Money & Banking

Dena Bank expects a turnaround by June 2018

K Ram Kumar Mumbai | Updated on January 09, 2018 Published on August 23, 2017

ASHWANI KUMAR, Chairman and Managing Director, Dena Bank

CMD Ashwani Kumar says focus is on NPArecovery and stepping up loans to the retail, agriculture and MSME sectors

Mumbai-headquartered Dena Bank, which was placed under the prompt corrective action (PCA) framework by the Reserve Bank of India in June 2016 in view of high net non-performing assets (NPAs) and negative return of assets (RoA), is working on improving its performance and profitability.

In an interview to BusinessLine, Chairman and Managing Director Ashwani Kumar, said the focus of the public sector bank is on recovery (of bad loans, which stood at 17.37 per cent of gross advances as of June-end 2017) and stepping up loans to the retail, agriculture, and micro, small and medium enterprise sectors. Besides, the emphasis is on containing slippages so that the provisioning burden is less.

Kumar said the bank is expected to see a turnaround by June 2018 on the back of the aforementioned measures. Excerpts:

How did your bank deal with swirling rumours about it is getting merged with another bank after it was placed under the PCA?

I sent a letter to all our branches (around 1,800) to be delivered to customers, emphasising that PCA is not going to affect the normal functioning of the bank and they don’t have to worry about their deposits. They are as secure as they were earlier. Our bank has been around for almost eight decades. So customers should not get carried away by misinformed communication in social media. We are working on improving our performance and profitability, and hope to receive customers’ continued patronage.

What steps are you taking to improve the bank’s performance?

There are four parameters — capital, asset quality, profitability and leverage — which, if breached, would place a bank under the PCA. We had breached two parameters — one was that net NPAs had crossed a certain threshold limit (greater than or equal to 9 per cent but less than 12 per cent), and another was losses (negative return on assets of 0.75 in FY16 and 0.67 in FY17). The reason for the losses was mainly on account of NPA provisioning.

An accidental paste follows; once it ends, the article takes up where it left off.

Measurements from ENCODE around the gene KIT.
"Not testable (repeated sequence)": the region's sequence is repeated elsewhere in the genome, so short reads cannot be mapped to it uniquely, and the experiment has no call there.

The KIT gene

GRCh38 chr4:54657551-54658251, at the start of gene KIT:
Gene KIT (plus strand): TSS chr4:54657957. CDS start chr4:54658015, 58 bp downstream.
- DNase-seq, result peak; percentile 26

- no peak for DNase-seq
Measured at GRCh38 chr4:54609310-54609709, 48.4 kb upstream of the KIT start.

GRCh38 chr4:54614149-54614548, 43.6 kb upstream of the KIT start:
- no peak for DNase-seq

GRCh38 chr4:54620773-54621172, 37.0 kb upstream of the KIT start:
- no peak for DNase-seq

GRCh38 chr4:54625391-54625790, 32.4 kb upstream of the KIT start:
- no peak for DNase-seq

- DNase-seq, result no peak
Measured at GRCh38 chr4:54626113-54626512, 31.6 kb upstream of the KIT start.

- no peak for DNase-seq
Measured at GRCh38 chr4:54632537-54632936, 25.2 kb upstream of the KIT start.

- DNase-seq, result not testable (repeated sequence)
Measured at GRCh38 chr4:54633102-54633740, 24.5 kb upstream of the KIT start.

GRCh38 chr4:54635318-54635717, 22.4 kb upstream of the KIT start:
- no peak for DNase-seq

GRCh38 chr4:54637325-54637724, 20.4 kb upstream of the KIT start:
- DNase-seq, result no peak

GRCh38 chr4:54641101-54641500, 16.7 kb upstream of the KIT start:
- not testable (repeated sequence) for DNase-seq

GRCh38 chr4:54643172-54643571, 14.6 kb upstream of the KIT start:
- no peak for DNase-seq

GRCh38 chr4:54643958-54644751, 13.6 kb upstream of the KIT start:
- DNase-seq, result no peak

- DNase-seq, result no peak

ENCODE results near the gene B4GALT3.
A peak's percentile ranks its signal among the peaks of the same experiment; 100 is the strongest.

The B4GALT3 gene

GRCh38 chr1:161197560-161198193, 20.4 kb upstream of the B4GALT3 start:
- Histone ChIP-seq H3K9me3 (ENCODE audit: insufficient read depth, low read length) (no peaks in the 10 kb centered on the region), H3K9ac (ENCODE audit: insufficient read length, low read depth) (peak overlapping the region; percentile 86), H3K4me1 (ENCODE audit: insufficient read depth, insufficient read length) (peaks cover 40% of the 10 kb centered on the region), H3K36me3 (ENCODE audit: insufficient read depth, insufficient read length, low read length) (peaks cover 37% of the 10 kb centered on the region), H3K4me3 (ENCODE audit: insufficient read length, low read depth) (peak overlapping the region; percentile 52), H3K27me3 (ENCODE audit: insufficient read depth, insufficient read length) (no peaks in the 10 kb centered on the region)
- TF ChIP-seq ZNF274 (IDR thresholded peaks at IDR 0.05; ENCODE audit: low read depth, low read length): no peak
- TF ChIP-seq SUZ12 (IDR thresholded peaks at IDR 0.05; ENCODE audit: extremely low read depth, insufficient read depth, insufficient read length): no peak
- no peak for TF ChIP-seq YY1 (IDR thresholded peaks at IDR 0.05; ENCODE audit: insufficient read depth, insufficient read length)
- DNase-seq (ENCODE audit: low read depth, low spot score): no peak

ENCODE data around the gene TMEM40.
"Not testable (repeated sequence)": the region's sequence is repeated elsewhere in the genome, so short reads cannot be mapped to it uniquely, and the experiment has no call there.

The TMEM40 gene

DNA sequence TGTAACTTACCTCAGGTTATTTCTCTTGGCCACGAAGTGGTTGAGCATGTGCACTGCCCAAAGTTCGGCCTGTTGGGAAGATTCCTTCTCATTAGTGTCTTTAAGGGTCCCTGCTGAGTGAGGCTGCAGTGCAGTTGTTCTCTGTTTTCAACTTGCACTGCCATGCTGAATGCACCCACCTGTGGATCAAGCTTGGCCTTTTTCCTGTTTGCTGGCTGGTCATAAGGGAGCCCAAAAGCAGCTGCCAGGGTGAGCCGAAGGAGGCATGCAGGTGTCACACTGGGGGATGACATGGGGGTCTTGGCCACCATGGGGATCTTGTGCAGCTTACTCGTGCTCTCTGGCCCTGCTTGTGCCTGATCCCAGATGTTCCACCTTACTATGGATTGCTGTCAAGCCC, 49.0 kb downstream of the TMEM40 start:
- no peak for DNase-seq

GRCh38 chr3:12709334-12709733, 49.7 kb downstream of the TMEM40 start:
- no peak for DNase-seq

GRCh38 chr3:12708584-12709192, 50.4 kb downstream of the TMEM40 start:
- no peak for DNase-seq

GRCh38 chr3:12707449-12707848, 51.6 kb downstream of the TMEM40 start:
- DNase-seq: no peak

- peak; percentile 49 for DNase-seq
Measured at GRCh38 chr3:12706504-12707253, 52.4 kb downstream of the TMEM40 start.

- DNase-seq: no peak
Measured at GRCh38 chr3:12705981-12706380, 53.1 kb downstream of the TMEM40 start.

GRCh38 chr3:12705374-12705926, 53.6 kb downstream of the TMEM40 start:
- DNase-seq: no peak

We are working aggressively on NPA reduction. And once we are able to contain slippages and provisioning, I think things will start improving. We have recovery teams — 10 people are functioning from the head office contacting all borrowers who owe the bank over ₹5 lakh; each zone has a recovery team, which reports on a daily basis to me. Every month, we are holding a mega recovery camp. In the past couple of months, we were able to reduce the NPAs by about ₹120 crore... This quarter (April-June) particularly, we were expecting a slippage of about ₹1,300 crore; the slippages were actually ₹950 crore. Consequently, the provisioning came down substantially; so the net loss (at ₹133 crore) was also less vis-a-vis the year-ago period (₹279 crore). So we are working in the direction of coming out of the PCA.

Besides the (12 large stressed) accounts that the RBI had asked banks to proceed against under the Insolvency and Bankruptcy Code (IBC) (of these the bank has an exposure to nine accounts amounting to ₹2,660 crore), on our own we have initiated action against 16-17 accounts, where we are the sole lenders, under the IBC. The amounts involved in these accounts are not very big. We are trying to sell assets aggressively under Sarfaesi (Securitisation and Reconstruction of Financial Assets and Enforcement of Security Interest Act).

By when do you expect the bank to make a turnaround?

I cannot give any timeline as such, but we should be back in the black next financial year; maybe by June 2018.

What is your bank’s capital-raising plan?

We have signed a three-year turnaround plan with the government. There are various components to that — right from containment of NPAs, to improving asset quality, improving retail portfolio, reducing risk-weighted assets, etc. As per the plan, we envisage a capital requirement of about ₹1,500-1,600 crore this year. Out of this, we have taken permission from the board for a QIP (qualified institutional placement) of up to ₹500 crore. By October, we should be able to mobilise the resources through the QIP. Capital-raising is a priority.

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Published on August 23, 2017
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